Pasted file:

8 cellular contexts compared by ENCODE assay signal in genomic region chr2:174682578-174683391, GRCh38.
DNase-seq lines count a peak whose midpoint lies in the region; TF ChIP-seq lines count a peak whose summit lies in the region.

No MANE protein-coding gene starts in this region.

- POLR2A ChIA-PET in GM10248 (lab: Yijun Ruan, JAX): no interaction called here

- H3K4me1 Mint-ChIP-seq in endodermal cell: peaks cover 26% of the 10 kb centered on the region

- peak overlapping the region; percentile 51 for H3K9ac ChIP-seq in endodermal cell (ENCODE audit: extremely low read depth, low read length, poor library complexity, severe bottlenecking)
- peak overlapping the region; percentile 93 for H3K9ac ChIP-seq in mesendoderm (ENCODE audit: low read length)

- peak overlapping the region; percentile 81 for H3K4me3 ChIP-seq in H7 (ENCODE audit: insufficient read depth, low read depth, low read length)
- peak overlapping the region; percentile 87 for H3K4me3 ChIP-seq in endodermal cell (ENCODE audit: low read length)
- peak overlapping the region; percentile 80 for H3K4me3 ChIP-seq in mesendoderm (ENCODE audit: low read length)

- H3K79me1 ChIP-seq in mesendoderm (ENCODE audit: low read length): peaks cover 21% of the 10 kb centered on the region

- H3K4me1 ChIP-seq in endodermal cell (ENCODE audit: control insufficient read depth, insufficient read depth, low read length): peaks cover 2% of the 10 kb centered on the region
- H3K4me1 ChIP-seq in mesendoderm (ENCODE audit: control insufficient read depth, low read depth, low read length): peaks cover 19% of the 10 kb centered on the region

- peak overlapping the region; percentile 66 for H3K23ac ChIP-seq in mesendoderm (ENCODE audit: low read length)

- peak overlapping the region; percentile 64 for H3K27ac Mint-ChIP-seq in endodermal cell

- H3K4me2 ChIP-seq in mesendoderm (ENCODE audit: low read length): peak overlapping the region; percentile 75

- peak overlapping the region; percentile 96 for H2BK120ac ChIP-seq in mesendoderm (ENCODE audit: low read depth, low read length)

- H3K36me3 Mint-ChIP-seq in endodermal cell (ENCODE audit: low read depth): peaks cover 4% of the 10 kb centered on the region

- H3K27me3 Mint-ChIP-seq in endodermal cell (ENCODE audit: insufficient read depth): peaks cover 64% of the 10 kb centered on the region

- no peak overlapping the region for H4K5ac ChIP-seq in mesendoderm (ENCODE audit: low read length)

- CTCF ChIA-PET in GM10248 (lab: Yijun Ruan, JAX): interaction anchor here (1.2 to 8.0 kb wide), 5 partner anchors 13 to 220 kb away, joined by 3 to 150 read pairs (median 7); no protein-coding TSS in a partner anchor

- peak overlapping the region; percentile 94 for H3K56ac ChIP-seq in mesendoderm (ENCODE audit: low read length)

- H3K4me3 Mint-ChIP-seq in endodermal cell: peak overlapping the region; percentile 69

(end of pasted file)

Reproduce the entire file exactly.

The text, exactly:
8 cellular contexts compared by ENCODE assay signal in genomic region chr2:174682578-174683391, GRCh38.
DNase-seq lines count a peak whose midpoint lies in the region; TF ChIP-seq lines count a peak whose summit lies in the region.

No MANE protein-coding gene starts in this region.

- POLR2A ChIA-PET in GM10248 (lab: Yijun Ruan, JAX): no interaction called here

- H3K4me1 Mint-ChIP-seq in endodermal cell: peaks cover 26% of the 10 kb centered on the region

- peak overlapping the region; percentile 51 for H3K9ac ChIP-seq in endodermal cell (ENCODE audit: extremely low read depth, low read length, poor library complexity, severe bottlenecking)
- peak overlapping the region; percentile 93 for H3K9ac ChIP-seq in mesendoderm (ENCODE audit: low read length)

- peak overlapping the region; percentile 81 for H3K4me3 ChIP-seq in H7 (ENCODE audit: insufficient read depth, low read depth, low read length)
- peak overlapping the region; percentile 87 for H3K4me3 ChIP-seq in endodermal cell (ENCODE audit: low read length)
- peak overlapping the region; percentile 80 for H3K4me3 ChIP-seq in mesendoderm (ENCODE audit: low read length)

- H3K79me1 ChIP-seq in mesendoderm (ENCODE audit: low read length): peaks cover 21% of the 10 kb centered on the region

- H3K4me1 ChIP-seq in endodermal cell (ENCODE audit: control insufficient read depth, insufficient read depth, low read length): peaks cover 2% of the 10 kb centered on the region
- H3K4me1 ChIP-seq in mesendoderm (ENCODE audit: control insufficient read depth, low read depth, low read length): peaks cover 19% of the 10 kb centered on the region

- peak overlapping the region; percentile 66 for H3K23ac ChIP-seq in mesendoderm (ENCODE audit: low read length)

- peak overlapping the region; percentile 64 for H3K27ac Mint-ChIP-seq in endodermal cell

- H3K4me2 ChIP-seq in mesendoderm (ENCODE audit: low read length): peak overlapping the region; percentile 75

- peak overlapping the region; percentile 96 for H2BK120ac ChIP-seq in mesendoderm (ENCODE audit: low read depth, low read length)

- H3K36me3 Mint-ChIP-seq in endodermal cell (ENCODE audit: low read depth): peaks cover 4% of the 10 kb centered on the region

- H3K27me3 Mint-ChIP-seq in endodermal cell (ENCODE audit: insufficient read depth): peaks cover 64% of the 10 kb centered on the region

- no peak overlapping the region for H4K5ac ChIP-seq in mesendoderm (ENCODE audit: low read length)

- CTCF ChIA-PET in GM10248 (lab: Yijun Ruan, JAX): interaction anchor here (1.2 to 8.0 kb wide), 5 partner anchors 13 to 220 kb away, joined by 3 to 150 read pairs (median 7); no protein-coding TSS in a partner anchor

- peak overlapping the region; percentile 94 for H3K56ac ChIP-seq in mesendoderm (ENCODE audit: low read length)

- H3K4me3 Mint-ChIP-seq in endodermal cell: peak overlapping the region; percentile 69